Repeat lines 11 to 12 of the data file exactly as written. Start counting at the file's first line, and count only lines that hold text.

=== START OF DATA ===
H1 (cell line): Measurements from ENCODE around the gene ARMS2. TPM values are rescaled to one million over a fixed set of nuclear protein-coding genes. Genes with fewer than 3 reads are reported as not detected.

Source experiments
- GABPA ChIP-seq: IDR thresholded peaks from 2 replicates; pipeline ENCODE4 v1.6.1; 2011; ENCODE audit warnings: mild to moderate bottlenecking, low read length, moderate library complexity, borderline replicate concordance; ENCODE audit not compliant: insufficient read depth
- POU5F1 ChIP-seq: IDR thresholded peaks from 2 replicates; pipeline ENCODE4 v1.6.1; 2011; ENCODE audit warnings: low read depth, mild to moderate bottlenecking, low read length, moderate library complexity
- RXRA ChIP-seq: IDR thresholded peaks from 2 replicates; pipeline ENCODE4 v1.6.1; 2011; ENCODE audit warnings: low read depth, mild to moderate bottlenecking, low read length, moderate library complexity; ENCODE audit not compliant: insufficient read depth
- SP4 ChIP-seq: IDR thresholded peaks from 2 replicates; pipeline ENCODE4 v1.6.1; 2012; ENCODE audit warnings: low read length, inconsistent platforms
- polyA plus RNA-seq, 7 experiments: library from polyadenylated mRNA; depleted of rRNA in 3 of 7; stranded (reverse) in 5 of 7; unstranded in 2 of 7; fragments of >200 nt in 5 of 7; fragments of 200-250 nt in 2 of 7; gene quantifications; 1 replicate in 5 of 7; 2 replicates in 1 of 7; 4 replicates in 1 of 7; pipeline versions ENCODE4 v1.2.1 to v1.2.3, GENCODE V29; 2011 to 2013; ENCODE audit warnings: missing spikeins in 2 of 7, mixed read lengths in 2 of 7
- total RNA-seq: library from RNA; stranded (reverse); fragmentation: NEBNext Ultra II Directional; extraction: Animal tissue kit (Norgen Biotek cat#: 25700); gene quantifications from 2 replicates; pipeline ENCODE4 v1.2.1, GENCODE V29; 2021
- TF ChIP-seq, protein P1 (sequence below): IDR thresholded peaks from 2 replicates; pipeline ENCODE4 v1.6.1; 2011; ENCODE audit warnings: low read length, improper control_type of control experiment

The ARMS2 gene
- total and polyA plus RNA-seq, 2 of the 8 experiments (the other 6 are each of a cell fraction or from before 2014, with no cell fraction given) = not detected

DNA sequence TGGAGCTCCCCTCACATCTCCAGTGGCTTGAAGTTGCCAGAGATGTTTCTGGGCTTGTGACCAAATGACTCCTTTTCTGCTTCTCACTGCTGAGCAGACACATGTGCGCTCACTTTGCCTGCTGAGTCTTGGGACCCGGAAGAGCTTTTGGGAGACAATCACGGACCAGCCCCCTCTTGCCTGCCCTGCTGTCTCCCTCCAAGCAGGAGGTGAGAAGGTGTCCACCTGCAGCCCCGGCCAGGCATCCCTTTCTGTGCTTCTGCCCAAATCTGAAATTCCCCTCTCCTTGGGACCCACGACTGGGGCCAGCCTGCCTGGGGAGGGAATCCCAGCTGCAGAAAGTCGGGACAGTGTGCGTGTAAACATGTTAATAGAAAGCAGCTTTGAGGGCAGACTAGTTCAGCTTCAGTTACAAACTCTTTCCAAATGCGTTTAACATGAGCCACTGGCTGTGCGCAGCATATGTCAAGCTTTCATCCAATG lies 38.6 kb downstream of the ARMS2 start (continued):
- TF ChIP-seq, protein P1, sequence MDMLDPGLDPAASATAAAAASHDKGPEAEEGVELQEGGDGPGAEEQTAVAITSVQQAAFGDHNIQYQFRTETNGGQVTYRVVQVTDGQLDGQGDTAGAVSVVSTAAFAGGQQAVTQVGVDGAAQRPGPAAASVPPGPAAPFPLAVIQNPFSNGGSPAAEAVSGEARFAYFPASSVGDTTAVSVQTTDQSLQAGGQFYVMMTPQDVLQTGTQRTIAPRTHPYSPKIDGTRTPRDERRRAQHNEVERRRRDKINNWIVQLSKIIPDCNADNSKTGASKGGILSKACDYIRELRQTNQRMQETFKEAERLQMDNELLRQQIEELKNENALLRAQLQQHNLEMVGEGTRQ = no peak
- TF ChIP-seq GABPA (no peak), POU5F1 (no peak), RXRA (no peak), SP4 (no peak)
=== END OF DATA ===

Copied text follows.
- total and polyA plus RNA-seq, 2 of the 8 experiments (the other 6 are each of a cell fraction or from before 2014, with no cell fraction given) = not detected

DNA sequence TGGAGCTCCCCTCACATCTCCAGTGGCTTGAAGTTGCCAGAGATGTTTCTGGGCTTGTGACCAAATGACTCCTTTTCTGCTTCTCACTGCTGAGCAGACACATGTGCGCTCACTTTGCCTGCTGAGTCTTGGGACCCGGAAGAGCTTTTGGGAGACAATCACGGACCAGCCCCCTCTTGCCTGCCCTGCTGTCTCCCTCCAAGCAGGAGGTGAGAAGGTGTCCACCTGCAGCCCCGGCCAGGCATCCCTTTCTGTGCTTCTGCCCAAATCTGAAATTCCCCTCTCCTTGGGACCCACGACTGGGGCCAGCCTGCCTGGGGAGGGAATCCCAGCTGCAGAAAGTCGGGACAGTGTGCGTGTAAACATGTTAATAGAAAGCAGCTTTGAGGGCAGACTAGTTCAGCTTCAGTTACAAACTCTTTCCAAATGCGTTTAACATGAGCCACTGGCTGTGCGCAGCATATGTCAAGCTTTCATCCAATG lies 38.6 kb downstream of the ARMS2 start (continued):